Graduate medical education is just one piece, albeit an important piece, of the complex health-care delivery system. While ensuring the viability of the safety-net hospitals and clinics in Texas is important to the future of Texas, solving all of the problems associated with ensuring that viability is beyond the scope of this. The medical school/hospital partnerships responsible for training many of the next generation of Texas physicians are stressed financially. Especially Children's Hospitals.

    The GME and The CHGME programs both train resident physicians while providing essential health-care services to those who might not otherwise receive access to care.

    Currently, Five children's hospitals in Texas benefit from the CHGME program: Texas Children's Hospital (Houston), Children's Medical Center of Dallas, Driscoll Children's Hospital (Corpus Christi), Dell Children's Hospital (Austin) and Cook Children's Hospital (Fort Worth). Last year alone, more than $23 million in CHGME funds was allocated to Texas.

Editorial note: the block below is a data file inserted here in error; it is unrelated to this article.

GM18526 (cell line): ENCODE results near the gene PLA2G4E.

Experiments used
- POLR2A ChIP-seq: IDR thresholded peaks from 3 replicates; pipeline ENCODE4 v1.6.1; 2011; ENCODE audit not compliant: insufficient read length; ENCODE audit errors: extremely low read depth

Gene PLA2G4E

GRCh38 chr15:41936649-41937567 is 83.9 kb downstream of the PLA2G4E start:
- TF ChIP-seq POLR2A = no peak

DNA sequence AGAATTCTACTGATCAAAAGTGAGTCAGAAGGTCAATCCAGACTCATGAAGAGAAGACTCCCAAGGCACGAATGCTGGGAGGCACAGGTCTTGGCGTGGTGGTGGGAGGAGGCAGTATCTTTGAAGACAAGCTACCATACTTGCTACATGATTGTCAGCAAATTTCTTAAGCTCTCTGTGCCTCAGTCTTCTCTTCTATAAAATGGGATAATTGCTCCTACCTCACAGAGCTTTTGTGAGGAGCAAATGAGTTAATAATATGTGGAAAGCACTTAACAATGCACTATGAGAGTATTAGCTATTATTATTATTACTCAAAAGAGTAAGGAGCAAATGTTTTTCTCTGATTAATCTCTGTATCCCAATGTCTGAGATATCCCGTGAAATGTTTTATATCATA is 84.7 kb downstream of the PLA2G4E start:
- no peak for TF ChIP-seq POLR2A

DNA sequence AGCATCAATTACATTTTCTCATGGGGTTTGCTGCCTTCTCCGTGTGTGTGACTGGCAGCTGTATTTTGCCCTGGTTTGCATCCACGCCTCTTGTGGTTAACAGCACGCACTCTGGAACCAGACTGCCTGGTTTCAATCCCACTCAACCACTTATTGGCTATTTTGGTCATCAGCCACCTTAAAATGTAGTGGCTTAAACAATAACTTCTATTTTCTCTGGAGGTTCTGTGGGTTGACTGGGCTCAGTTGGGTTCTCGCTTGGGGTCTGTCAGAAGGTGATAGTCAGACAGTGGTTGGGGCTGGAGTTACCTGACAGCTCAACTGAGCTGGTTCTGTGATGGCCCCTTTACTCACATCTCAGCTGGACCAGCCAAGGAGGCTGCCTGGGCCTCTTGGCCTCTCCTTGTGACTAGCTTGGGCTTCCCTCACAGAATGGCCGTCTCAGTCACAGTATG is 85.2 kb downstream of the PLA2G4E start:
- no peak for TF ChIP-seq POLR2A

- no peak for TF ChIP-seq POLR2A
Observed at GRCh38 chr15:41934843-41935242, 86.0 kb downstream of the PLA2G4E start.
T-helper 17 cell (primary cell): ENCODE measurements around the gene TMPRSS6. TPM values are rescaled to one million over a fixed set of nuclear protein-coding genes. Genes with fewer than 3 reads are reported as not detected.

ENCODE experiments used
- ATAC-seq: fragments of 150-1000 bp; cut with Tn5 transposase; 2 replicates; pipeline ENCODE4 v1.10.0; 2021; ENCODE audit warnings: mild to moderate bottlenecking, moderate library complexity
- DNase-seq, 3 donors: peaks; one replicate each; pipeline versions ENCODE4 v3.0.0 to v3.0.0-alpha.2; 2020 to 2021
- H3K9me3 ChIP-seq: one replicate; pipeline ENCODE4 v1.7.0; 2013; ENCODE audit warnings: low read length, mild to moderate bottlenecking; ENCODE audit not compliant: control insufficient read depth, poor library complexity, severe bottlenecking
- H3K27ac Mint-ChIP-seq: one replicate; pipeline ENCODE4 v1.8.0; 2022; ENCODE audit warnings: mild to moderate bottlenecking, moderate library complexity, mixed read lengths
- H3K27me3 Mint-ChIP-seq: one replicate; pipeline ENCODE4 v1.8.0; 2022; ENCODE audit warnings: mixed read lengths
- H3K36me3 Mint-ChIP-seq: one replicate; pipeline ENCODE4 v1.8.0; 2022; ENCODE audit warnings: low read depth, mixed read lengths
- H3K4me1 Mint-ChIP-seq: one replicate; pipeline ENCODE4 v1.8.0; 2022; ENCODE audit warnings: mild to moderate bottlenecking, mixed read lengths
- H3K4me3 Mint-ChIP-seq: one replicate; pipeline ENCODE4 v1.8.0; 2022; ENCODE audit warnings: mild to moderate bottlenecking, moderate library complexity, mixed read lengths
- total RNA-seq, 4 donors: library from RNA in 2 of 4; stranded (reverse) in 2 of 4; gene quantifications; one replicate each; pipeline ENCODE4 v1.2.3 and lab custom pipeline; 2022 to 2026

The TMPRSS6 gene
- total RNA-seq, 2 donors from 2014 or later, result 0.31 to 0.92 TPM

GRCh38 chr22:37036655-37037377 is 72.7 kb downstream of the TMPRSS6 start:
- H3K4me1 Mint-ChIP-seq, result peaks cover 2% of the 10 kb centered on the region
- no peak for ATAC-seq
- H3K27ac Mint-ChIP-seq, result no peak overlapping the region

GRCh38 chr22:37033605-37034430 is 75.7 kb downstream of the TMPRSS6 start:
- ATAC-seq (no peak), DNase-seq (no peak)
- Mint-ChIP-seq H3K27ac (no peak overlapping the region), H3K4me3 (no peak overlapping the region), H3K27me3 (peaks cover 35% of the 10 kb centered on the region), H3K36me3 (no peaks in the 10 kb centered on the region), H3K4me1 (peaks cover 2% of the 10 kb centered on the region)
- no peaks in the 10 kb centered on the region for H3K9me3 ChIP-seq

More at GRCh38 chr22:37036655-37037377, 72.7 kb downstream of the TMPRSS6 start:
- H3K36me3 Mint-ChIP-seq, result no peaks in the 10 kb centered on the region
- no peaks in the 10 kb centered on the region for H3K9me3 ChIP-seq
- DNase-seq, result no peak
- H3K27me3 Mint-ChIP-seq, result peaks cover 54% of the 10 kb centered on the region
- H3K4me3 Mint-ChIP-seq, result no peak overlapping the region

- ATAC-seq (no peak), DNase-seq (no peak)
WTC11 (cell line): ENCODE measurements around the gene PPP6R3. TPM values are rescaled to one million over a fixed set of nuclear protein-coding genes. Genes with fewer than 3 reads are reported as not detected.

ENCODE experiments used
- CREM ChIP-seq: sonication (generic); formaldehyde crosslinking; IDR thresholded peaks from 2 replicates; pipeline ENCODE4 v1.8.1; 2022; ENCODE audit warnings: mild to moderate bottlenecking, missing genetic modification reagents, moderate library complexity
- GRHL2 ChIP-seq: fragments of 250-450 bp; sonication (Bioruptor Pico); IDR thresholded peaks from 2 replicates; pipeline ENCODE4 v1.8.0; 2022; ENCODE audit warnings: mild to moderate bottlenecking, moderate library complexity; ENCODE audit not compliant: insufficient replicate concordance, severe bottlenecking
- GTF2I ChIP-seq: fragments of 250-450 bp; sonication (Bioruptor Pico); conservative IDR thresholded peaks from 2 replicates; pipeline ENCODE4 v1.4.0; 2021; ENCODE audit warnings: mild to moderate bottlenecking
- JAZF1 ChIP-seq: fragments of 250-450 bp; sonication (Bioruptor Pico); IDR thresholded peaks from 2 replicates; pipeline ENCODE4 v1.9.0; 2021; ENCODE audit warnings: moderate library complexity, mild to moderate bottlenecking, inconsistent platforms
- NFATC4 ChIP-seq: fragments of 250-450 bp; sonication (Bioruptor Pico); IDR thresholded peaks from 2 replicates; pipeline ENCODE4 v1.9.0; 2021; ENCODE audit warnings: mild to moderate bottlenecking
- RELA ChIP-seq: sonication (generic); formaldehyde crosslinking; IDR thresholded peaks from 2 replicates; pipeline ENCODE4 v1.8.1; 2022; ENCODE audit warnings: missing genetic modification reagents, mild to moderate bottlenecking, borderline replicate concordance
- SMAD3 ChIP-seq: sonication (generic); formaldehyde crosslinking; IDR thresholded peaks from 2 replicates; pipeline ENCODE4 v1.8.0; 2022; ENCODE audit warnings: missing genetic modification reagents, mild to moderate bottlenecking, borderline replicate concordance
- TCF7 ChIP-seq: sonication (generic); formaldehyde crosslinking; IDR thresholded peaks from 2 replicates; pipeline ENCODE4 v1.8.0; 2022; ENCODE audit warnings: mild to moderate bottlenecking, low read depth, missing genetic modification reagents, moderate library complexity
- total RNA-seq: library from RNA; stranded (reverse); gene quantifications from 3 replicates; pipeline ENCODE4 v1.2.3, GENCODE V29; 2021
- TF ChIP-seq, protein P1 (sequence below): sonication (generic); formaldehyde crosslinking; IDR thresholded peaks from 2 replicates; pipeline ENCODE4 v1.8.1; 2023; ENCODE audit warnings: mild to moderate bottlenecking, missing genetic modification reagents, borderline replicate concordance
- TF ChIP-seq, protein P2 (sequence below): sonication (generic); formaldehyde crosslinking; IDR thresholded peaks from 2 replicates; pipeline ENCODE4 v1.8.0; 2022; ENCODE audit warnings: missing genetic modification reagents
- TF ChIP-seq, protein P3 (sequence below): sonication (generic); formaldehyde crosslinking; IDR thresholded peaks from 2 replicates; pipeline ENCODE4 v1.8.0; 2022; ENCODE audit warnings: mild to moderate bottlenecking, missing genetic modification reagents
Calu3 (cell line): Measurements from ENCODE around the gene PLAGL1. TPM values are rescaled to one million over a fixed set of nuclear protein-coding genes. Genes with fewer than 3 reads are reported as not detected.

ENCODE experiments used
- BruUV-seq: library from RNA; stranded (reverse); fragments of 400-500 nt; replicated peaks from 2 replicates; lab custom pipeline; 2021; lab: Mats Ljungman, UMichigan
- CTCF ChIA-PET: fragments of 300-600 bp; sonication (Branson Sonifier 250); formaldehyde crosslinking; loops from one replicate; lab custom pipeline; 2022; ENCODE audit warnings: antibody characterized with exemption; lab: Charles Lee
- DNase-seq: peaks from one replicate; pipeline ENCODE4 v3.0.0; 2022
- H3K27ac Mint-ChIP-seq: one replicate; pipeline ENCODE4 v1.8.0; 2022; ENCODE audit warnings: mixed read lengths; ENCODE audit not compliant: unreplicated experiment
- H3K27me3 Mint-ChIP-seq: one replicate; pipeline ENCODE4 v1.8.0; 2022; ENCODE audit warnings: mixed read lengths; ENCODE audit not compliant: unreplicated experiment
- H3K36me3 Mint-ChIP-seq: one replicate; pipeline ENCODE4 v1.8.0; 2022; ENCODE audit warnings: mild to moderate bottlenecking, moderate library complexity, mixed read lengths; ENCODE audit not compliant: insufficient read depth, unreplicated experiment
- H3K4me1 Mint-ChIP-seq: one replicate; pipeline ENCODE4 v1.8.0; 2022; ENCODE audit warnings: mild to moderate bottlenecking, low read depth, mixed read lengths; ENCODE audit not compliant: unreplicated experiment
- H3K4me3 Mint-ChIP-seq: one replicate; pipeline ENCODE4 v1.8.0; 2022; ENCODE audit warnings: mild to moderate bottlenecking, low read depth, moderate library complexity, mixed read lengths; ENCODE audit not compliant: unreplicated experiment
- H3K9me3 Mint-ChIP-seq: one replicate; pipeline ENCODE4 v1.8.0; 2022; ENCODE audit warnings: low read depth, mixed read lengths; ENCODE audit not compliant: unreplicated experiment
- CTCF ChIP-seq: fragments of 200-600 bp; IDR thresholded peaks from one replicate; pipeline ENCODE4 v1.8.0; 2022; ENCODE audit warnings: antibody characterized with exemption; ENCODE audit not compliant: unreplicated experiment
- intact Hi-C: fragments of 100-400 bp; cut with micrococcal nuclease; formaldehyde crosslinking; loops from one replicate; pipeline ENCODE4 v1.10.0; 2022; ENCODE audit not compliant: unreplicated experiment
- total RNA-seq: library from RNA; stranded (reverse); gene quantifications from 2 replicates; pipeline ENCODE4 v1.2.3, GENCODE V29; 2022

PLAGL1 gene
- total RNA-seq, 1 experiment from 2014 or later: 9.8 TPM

I can say that Texas Children's is the largest pediatric hospital in the nation, providing medical care in more than 40 pediatric subspecialties. It also has the largest pediatric cancer and hematology research and treatment center in the country As an internationally recognized children's hospital it is the primary pediatric training site for Baylor College of Medicine, which has one of the largest pediatric residency programs in the country.